At 105 kgs. I saw my own pic and could not Recognize myself. Who is this Uncle? I questioned myself. I met an OLD uncle who was on restricted diet. But, he used to ‘sample’ everything in parties. That way he did not get into trouble and also ‘tasted’ life according to his liking. I followed his style. But, sweets were still irresistible! I used to ‘challenge eat’ them after Lunch. Rossogollas, Danadaars, Kachagollas and what not……. My biggest vice was Alcohol. A group of friends used to go for Night show movies laden with Chicken Kababs and Limca Mixed Vodka. This, when controlled helped me loose 10 kgs. as I as physically active. Playing Badminton, walking the lakes etc.   

At a marriage, 2009

At a marriage, 2009

 At this point a friend in Jalandhar gave me a tip. “Don’t have snacks or anything when You are having Alcohol. Eat very little after that” I was diagnosed as being diabetic in July 2004. The world under my feet slipped. The sugar count was 479 / 290.(PP and Fasting). I could not even agree to have my tea without Sugar! With The specialists I consulted, the nutritionist gave me the Best advice. Burn whatever You Eat. This time my weight was wavering from 90 to 95 kgs.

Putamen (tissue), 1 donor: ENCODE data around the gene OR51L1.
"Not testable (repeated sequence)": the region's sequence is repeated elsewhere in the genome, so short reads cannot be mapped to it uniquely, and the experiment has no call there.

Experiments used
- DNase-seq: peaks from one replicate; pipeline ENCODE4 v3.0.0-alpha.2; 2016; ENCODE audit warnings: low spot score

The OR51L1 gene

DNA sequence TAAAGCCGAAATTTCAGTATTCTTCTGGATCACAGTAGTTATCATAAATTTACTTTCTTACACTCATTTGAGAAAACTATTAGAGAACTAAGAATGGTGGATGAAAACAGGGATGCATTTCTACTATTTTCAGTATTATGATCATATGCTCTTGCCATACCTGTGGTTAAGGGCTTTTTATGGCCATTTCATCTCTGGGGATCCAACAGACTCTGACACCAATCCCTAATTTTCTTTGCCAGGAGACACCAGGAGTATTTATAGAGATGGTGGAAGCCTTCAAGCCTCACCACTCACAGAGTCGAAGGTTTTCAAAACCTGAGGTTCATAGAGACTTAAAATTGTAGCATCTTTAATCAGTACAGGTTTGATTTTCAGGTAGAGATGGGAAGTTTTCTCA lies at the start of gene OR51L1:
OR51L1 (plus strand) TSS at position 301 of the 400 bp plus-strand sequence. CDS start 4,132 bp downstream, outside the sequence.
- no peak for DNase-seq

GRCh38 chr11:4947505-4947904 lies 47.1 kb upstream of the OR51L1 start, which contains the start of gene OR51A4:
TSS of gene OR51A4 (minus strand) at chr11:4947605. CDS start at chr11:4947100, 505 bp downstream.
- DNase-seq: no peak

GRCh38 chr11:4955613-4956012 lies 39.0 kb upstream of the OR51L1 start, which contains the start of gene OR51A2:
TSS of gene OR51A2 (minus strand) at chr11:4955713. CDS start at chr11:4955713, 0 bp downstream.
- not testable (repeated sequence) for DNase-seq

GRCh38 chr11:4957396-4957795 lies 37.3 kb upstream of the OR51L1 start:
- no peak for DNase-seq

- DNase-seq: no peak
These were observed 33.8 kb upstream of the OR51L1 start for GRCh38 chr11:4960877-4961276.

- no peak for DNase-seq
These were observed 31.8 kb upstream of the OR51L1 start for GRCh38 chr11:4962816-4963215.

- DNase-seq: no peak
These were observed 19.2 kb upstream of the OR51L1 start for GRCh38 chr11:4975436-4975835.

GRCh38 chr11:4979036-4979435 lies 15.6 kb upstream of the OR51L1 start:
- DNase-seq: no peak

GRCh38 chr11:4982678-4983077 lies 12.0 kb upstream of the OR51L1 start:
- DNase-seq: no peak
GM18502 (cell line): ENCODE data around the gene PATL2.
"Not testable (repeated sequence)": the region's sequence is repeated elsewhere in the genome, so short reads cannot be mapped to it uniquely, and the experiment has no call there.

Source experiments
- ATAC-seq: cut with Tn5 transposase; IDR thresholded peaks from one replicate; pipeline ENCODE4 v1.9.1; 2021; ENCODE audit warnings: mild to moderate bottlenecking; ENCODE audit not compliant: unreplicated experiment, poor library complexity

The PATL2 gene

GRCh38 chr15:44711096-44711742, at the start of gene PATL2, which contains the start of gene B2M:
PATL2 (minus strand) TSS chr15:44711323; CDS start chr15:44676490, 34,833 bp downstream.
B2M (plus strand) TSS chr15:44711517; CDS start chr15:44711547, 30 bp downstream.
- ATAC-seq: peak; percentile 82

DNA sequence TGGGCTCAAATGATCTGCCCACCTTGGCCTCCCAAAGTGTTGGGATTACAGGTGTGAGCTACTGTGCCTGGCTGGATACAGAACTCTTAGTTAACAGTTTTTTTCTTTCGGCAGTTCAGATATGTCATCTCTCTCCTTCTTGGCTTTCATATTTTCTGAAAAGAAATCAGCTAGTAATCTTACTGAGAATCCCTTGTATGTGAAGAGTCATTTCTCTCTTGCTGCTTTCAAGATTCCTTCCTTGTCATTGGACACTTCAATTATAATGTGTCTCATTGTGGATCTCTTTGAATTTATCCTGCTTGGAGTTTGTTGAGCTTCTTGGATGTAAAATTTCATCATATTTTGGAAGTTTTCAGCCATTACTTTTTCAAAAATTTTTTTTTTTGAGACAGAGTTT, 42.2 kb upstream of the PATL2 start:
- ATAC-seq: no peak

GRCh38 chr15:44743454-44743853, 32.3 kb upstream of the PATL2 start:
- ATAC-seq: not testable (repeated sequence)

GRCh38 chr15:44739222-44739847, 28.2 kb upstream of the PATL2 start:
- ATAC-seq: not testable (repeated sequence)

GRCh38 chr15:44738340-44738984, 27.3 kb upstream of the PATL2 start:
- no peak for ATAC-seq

One of my friends insisted on me doing ‘Art of Living Course’ I was avoiding him when one fine day. He paid for the donation and enrolled me into one of the courses………… This Changed My life forever.  A week without tea, onions, Non Veg food, liquor and fried food. A week with Pranayaams, Sudarshan Kriya and the knowledge. I was a changed man. Simple things which we already know and are under a layer of dust, the impurities were dusted out and I knew what was good for me! We all know what is good and what is bad, to choose between this two is what is living with art! So, I am still enjoying sugary tea and an occasional parantha, No liquor no deep fried food. Occasional potato subzi (Never fried) No potato chips, No soft (or hard) drinks. My diet is full of vegetables and fruits with the right amount of carbohydrates. Proper exercising and Sudarshan Kriya…….   

 

My Life is ON TRACK !!    

N.B. : The above story of Jogesh Sachdev, Kolkata (India) has been published without any alteration / modification  only after receiving his consent.    

Vaishali Parekh    

www.indian-cooking.info    

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Filed under health, Healthy LifeStyle